On Tuesday, the Supreme Court let stand the novel hacking conviction of a man who did not hack a computer to gain unauthorized access.
The justices, without comment, turned away the the appeal of David Nosal, who was convicted of three counts under the Computer Fraud and Abuse Act (CFAA) hacking statute.
Nosal’s conviction was based on a hacking conspiracy of sorts.
According to court documents, Nosal used to work at an executive search firm called Korn/Ferry. After quitting Korn/Ferry, Nosal urged a former colleague to give up her credentials to two other Korn/Ferry employees who were cooperating with Nosal. At Nosal’s urging, they downloaded proprietary Korn/Ferry information to help the trio start a competing firm. As his punishment for the conspiracy, Nosal was sentenced to a year in prison. He appealed and said the hacking statute did not apply to him.
In seeking the high court’s intervention, Nosal’s attorneys said (PDF) the San Francisco-based 9th US Circuit Court of Appeals’ approval of the conviction was problematic.
The 9th Circuit’s decision exposes a broad range of innocuous, day-to-day activity to criminal prosecution. If a computer’s owner has exclusive discretion to grant or revoke authorization, a person could violate the statute any time he logged in to a computer in violation of the owner’s policies or terms of service. Take, for example, a person who uses his spouse’s password to log into the family’s online banking account to pay a bill. Or an assistant who logs into an executive’s email account to print out a presentation. If the banking and email services prohibit password-sharing, the 9th Circuit’s reasoning would transform these quotidian acts into violations of the CFAA, punishable by a fine and up to a year in prison, even if the users had no criminal intent.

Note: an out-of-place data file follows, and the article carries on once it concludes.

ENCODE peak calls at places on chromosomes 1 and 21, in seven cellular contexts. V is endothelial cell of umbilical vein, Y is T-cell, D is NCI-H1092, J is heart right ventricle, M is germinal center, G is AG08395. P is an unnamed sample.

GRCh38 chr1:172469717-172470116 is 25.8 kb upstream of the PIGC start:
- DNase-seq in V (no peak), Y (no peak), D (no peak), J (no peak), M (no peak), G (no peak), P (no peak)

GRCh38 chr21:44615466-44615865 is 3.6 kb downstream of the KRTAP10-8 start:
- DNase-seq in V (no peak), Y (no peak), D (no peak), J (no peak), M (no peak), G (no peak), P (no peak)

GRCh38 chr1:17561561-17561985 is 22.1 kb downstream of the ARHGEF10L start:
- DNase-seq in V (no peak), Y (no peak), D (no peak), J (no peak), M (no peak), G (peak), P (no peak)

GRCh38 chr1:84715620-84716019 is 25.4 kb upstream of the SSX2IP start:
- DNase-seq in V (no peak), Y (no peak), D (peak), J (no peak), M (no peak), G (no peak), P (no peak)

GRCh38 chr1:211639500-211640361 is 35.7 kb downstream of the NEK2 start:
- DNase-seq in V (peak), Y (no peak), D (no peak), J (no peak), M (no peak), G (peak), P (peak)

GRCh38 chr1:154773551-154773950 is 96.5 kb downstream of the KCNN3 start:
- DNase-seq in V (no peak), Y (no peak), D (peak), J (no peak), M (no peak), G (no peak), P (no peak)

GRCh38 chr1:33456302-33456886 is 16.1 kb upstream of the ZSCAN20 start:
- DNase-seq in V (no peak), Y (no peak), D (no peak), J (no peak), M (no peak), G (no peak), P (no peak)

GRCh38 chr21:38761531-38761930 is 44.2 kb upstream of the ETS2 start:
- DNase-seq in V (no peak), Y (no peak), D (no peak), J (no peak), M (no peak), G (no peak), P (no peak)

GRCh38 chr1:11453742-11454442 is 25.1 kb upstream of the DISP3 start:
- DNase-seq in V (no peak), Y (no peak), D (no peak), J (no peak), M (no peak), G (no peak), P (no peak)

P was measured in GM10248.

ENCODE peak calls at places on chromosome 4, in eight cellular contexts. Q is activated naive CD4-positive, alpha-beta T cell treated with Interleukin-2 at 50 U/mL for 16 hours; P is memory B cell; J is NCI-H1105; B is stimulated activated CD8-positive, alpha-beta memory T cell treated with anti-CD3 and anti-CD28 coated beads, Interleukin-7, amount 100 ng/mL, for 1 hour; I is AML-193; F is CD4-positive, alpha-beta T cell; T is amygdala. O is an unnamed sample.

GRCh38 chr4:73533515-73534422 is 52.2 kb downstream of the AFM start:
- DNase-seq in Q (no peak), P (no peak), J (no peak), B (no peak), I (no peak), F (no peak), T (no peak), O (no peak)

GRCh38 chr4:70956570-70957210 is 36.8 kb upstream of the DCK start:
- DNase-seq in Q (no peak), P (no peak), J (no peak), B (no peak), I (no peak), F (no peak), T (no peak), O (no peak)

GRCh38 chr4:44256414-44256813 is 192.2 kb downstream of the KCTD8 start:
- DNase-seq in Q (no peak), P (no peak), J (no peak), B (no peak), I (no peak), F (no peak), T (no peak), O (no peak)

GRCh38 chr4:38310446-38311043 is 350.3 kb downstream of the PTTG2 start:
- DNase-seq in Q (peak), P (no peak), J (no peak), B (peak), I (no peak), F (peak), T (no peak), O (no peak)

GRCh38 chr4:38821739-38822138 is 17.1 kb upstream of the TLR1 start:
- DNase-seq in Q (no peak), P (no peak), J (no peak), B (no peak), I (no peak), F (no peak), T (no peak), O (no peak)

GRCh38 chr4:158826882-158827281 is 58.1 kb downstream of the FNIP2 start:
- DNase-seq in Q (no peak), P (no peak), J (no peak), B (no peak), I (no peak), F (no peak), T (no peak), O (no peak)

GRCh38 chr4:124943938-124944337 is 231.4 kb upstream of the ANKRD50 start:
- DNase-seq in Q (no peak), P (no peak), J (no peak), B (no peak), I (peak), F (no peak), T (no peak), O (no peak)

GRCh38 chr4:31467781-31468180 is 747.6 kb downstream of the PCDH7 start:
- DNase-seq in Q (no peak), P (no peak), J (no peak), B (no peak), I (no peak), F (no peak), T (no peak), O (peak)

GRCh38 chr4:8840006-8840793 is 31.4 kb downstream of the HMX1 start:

The hacking section at issue here is the one that punishes whoever “knowingly, and with intent to defraud, accesses a protected computer without authorization, or exceeds authorized access.”
The government, in urging the court to let Nosal’s convictions stand, said that Nosal and his co-conspirators broke the law.
“The court of appeals correctly determined that petitioner and his co-conspirators accessed Korn/Ferry’s computer system ‘without authorization’ within the meaning of 18 U.S.C. 1030 when they used someone else’s credentials to access that system after their own permission to access it had been specifically rescinded,” the government argued. (PDF)
The government suggested that Nosal’s counsel was being too dramatic when explaining the consequences of Nosal’s conviction.
Most of petitioner’s hypotheticals posit that a computer accountholder in the first instance shared the login credentials for his or her personal online account with a third party, and the third party then used those credentials to access the account with the accountholder’s permission but in violation of the relevant website’s terms of service. Nothing in the opinion below suggests that those fact patterns are CFAA violations…
The Electronic Frontier Foundation, in urging the Supreme Court to hear Nosal’s appeal, said the conviction “threatens to turn millions of ordinary computer users into criminals.”